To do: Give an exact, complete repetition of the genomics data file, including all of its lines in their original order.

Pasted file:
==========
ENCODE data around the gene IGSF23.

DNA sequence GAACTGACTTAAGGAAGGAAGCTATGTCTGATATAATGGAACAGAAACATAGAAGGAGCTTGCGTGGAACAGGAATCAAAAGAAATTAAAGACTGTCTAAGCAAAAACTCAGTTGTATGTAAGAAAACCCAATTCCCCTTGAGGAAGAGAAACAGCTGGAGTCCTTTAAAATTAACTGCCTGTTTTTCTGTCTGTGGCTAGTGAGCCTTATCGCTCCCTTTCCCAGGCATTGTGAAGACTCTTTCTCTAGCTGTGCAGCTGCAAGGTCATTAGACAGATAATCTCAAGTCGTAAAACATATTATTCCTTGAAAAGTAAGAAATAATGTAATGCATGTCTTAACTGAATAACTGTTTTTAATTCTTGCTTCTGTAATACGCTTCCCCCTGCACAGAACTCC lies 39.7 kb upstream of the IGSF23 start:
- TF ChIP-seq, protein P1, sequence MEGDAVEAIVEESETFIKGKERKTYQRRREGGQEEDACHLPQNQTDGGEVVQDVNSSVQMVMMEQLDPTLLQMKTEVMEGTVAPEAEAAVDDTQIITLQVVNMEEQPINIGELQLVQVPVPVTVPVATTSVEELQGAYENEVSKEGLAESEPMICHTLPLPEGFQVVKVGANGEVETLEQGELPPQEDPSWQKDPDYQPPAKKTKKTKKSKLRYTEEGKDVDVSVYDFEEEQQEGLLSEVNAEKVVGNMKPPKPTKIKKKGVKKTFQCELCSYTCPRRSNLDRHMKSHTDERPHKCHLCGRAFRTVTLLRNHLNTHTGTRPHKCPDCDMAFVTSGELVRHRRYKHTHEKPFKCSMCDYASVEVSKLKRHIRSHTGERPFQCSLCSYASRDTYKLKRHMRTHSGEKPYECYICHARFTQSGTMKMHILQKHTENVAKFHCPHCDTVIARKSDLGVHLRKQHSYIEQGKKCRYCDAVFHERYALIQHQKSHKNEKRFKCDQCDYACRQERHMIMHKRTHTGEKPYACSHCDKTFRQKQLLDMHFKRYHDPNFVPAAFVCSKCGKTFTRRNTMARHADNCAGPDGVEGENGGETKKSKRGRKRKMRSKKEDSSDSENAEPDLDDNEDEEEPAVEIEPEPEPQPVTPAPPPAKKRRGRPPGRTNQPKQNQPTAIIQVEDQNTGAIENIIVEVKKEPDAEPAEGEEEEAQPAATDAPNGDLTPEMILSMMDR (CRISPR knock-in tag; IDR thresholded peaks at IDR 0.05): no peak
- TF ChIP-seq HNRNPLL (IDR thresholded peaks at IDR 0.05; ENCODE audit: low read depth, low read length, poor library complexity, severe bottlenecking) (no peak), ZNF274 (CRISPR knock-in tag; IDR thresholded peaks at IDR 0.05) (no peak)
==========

ENCODE data around the gene IGSF23.

DNA sequence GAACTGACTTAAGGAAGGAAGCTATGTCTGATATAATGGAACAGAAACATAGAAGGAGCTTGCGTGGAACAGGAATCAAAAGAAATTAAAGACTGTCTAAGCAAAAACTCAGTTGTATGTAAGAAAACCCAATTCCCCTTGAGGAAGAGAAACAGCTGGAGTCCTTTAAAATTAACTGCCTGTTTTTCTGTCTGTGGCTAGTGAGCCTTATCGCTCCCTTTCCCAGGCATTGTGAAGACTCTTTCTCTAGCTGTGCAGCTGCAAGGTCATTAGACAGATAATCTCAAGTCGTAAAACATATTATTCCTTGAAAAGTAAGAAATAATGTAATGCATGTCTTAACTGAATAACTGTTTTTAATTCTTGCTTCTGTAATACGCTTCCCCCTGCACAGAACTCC lies 39.7 kb upstream of the IGSF23 start:
- TF ChIP-seq, protein P1, sequence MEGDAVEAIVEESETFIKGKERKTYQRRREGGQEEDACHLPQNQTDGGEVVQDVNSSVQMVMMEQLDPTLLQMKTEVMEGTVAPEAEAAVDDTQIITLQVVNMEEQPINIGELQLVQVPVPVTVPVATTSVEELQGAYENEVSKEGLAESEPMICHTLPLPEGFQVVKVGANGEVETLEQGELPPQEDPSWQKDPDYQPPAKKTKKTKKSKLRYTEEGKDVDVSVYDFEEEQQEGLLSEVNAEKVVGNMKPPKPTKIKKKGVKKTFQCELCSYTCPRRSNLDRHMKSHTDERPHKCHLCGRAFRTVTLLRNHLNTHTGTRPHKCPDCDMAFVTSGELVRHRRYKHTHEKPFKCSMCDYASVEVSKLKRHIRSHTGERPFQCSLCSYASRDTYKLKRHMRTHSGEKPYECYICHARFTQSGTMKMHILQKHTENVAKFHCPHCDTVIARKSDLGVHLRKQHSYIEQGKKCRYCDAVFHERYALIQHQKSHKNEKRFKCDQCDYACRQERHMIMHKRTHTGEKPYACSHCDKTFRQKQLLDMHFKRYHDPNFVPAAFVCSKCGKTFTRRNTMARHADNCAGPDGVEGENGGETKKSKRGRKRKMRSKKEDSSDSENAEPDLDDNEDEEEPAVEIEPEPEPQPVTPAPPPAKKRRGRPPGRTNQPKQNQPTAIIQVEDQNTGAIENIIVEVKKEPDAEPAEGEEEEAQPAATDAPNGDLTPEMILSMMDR (CRISPR knock-in tag; IDR thresholded peaks at IDR 0.05): no peak
- TF ChIP-seq HNRNPLL (IDR thresholded peaks at IDR 0.05; ENCODE audit: low read depth, low read length, poor library complexity, severe bottlenecking) (no peak), ZNF274 (CRISPR knock-in tag; IDR thresholded peaks at IDR 0.05) (no peak)